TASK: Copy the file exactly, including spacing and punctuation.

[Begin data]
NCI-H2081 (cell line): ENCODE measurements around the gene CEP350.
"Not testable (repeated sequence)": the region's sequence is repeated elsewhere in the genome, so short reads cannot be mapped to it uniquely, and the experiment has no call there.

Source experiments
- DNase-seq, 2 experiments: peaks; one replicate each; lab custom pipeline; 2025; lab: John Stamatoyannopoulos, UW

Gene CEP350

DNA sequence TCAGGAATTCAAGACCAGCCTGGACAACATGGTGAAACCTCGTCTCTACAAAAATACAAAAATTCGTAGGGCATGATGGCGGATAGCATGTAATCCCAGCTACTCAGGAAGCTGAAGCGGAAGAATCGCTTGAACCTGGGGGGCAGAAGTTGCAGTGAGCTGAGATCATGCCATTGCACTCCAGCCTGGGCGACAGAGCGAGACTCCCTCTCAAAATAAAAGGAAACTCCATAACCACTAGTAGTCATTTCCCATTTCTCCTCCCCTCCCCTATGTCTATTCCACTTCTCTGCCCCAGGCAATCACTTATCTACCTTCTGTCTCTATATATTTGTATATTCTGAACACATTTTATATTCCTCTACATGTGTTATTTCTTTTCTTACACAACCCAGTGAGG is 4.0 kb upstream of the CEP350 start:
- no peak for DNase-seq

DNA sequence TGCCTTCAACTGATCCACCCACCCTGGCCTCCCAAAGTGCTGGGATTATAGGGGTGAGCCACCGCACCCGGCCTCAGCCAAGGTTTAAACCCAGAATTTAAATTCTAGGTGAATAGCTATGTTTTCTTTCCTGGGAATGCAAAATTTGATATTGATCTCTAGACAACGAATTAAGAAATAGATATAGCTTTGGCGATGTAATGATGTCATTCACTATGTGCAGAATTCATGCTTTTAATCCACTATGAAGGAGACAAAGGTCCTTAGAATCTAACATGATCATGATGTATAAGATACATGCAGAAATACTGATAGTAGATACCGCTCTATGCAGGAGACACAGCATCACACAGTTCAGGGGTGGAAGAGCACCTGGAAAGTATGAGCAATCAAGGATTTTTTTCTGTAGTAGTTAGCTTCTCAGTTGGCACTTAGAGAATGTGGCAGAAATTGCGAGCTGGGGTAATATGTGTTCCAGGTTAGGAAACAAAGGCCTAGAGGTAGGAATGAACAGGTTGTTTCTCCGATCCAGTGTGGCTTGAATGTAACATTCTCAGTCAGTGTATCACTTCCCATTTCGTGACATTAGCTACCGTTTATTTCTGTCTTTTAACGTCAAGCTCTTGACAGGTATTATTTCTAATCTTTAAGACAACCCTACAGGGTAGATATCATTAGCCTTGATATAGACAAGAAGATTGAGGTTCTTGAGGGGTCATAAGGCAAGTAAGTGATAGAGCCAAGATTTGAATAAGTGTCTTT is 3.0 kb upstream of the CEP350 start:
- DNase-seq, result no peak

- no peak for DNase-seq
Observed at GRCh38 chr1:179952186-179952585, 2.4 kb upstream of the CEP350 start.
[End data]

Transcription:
NCI-H2081 (cell line): ENCODE measurements around the gene CEP350.
"Not testable (repeated sequence)": the region's sequence is repeated elsewhere in the genome, so short reads cannot be mapped to it uniquely, and the experiment has no call there.

Source experiments
- DNase-seq, 2 experiments: peaks; one replicate each; lab custom pipeline; 2025; lab: John Stamatoyannopoulos, UW

Gene CEP350

DNA sequence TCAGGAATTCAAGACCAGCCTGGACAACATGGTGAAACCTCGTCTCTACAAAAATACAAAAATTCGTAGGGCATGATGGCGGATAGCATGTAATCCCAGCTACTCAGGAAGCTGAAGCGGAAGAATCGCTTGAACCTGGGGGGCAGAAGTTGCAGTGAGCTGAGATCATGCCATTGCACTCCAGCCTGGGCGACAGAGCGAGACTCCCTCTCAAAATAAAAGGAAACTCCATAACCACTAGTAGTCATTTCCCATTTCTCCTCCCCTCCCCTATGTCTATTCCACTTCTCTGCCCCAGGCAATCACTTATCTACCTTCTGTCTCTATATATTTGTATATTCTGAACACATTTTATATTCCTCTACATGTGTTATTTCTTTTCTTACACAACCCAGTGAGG is 4.0 kb upstream of the CEP350 start:
- no peak for DNase-seq

DNA sequence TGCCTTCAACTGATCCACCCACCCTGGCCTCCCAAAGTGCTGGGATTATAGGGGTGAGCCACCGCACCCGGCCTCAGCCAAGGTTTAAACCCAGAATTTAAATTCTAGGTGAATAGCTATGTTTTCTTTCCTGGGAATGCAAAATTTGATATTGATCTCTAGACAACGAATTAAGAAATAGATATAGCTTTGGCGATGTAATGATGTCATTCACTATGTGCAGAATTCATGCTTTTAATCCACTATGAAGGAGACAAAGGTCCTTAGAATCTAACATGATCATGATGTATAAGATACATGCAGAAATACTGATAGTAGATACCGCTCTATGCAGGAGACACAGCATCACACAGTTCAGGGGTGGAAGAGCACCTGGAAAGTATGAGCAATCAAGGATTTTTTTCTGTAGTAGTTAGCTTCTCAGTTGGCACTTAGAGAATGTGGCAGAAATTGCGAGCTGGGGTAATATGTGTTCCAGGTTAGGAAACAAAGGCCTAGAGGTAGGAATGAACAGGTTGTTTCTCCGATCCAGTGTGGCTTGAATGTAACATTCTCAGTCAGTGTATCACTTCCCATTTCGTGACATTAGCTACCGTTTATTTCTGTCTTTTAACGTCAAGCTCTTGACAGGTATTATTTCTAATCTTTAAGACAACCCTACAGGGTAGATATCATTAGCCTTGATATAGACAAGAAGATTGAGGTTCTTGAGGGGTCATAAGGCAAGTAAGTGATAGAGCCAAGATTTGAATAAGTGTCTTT is 3.0 kb upstream of the CEP350 start:
- DNase-seq, result no peak

- no peak for DNase-seq
Observed at GRCh38 chr1:179952186-179952585, 2.4 kb upstream of the CEP350 start.